The Commission’s 2016 prohibition

The acquisition by Hutchison would have created a new market leader in the UK, combining mobile network operators Three and O2, ahead of the two other mobile network operators (Vodafone and EE). The Commission found that the merger would give rise to an SIEC on the retail and wholesale markets for mobile telecoms services. 

Dismissing substantive arguments and merger-related efficiencies presented by the parties, the Commission found that, while the merger would not create a dominant player (the combined market share would be between 30 and 40%), it would result in an SIEC. The Commission rejected Hutchison’s proposed largely behavioral remedies including opening up the combined network infrastructure to new rivals, divesting part of O2’s stake in Tesco Mobile, freezing prices in the wholesale market, and investing heavily in the combined network.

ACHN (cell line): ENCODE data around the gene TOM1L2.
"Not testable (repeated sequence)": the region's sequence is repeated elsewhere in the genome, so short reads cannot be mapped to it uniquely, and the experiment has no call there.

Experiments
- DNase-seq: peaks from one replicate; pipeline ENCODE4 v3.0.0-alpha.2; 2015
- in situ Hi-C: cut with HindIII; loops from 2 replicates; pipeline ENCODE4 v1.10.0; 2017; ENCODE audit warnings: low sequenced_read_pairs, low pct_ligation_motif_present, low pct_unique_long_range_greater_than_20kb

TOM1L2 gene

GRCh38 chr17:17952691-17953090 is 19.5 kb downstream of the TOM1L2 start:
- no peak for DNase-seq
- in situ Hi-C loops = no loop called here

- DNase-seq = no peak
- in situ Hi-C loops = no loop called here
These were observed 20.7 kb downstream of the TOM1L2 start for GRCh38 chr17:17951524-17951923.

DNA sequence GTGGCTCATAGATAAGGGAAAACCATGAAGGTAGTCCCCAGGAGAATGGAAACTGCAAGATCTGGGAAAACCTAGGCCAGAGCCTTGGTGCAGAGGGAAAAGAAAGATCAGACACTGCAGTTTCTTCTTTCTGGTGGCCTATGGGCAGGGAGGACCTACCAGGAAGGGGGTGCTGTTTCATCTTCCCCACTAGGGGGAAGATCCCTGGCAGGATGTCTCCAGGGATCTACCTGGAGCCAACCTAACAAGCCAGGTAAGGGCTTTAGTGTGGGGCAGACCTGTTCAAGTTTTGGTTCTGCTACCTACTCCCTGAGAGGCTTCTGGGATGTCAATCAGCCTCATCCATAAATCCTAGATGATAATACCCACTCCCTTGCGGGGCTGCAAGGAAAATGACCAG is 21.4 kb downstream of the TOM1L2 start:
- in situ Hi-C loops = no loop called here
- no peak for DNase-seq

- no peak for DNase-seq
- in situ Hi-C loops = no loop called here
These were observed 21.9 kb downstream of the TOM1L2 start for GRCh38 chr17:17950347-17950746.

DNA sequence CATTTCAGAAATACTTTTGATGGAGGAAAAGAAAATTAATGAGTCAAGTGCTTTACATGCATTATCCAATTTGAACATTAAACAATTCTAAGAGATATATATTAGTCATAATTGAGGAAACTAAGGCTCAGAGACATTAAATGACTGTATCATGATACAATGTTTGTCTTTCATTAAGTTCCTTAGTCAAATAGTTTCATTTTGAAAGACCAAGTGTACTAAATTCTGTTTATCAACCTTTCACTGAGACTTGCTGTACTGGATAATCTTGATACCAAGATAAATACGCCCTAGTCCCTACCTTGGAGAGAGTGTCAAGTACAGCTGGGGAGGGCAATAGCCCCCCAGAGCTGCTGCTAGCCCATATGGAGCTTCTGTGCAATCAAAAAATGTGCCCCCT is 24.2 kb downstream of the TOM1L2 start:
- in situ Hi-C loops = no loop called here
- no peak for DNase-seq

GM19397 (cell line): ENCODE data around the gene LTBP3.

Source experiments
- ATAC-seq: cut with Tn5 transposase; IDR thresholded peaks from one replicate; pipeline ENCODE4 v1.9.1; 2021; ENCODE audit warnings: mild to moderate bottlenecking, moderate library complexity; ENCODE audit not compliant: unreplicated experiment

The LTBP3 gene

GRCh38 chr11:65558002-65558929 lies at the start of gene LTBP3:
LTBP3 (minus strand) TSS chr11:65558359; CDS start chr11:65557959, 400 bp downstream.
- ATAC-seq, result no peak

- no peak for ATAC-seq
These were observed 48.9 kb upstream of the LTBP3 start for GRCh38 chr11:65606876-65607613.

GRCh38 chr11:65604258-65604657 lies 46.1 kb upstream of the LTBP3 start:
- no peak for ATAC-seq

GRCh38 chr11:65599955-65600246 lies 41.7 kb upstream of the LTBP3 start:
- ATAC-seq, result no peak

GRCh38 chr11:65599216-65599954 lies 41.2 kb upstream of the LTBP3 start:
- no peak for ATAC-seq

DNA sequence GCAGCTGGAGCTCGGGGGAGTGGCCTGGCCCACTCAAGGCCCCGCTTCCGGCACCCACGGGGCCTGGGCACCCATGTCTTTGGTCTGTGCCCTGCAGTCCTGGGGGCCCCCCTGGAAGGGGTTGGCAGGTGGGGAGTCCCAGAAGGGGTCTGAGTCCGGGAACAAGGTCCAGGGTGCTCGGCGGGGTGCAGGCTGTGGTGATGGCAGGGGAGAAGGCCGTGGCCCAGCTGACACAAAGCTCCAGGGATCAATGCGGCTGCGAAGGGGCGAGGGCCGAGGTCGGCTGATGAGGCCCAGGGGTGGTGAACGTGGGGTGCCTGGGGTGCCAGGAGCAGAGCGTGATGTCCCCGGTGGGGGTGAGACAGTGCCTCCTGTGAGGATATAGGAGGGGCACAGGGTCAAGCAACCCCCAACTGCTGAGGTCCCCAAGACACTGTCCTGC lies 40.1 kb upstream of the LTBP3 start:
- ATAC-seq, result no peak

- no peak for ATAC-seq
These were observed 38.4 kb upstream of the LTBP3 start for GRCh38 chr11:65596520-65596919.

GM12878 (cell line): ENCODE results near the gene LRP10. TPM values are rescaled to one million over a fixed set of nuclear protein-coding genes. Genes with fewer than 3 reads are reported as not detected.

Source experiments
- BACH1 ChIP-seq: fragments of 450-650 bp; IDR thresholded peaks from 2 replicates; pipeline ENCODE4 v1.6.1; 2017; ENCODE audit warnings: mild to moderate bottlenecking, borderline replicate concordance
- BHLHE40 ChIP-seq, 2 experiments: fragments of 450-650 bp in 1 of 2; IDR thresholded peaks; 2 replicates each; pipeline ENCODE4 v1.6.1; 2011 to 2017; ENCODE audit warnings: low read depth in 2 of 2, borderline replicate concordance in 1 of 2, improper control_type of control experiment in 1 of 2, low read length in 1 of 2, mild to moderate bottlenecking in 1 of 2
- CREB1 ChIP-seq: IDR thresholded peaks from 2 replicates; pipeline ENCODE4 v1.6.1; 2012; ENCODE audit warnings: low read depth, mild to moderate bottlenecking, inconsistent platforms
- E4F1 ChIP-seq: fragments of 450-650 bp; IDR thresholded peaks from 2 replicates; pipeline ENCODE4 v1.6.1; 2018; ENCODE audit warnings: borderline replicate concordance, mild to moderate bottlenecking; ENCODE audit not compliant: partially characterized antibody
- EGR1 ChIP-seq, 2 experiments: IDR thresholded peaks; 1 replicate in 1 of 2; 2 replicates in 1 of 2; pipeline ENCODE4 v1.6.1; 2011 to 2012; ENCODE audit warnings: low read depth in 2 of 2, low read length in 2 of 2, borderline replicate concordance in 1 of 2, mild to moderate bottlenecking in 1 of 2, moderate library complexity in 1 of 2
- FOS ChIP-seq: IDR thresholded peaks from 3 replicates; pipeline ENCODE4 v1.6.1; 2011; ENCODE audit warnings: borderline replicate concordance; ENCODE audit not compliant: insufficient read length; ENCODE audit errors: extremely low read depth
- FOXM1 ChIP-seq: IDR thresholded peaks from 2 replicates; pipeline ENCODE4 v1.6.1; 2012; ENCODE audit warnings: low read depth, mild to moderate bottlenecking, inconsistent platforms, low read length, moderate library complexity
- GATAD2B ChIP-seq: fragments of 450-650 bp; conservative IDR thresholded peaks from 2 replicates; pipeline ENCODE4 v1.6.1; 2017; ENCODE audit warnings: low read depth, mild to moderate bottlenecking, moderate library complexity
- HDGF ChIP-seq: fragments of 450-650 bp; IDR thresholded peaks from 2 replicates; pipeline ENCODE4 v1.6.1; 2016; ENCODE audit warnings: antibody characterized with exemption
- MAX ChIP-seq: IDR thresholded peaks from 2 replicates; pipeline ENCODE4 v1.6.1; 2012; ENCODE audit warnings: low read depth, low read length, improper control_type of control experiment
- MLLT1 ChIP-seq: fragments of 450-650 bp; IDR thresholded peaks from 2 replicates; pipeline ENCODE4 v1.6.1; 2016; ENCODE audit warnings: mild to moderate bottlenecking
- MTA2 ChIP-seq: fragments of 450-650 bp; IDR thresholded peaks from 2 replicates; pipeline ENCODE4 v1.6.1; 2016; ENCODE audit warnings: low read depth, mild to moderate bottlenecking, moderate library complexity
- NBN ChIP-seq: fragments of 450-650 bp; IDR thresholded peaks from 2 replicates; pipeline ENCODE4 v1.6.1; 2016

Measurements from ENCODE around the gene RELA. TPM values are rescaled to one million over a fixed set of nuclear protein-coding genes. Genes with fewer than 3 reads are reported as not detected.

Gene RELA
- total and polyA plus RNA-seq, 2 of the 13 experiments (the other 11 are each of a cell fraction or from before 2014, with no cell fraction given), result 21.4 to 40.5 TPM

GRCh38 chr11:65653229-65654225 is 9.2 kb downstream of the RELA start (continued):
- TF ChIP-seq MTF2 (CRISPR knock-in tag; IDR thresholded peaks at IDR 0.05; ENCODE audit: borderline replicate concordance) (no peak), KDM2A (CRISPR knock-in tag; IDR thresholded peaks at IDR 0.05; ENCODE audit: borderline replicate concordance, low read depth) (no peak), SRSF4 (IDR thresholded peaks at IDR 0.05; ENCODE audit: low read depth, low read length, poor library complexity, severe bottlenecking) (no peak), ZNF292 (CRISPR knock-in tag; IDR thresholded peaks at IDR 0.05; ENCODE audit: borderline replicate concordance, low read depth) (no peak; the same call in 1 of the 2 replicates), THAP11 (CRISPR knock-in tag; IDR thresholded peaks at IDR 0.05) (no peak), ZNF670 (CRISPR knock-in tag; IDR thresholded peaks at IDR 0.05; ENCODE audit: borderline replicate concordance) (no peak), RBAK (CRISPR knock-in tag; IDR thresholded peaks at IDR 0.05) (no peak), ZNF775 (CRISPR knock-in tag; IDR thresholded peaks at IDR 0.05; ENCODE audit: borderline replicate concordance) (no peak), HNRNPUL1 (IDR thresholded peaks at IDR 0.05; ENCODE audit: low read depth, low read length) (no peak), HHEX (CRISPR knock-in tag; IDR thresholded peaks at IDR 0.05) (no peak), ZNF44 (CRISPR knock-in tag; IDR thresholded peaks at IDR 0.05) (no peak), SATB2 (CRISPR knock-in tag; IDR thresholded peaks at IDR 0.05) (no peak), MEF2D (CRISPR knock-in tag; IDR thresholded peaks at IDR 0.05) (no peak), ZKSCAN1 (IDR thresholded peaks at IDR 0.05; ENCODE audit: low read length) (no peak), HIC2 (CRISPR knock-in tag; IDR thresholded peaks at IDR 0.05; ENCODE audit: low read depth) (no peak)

The General Court’s main findings

The General Court’s ruling addresses the standard of proof for establishing an SIEC, mandating that the Commission has to produce sufficient evidence to demonstrate with “strong probability” the existence of an SIEC.

To prohibit a merger in an oligopolistic market, the Court found that the mere effect of reducing competitive pressure as a result of the merger is not sufficient to assume an SIEC. 

The Court issued some harsh criticism of the decision, finding that the Commission: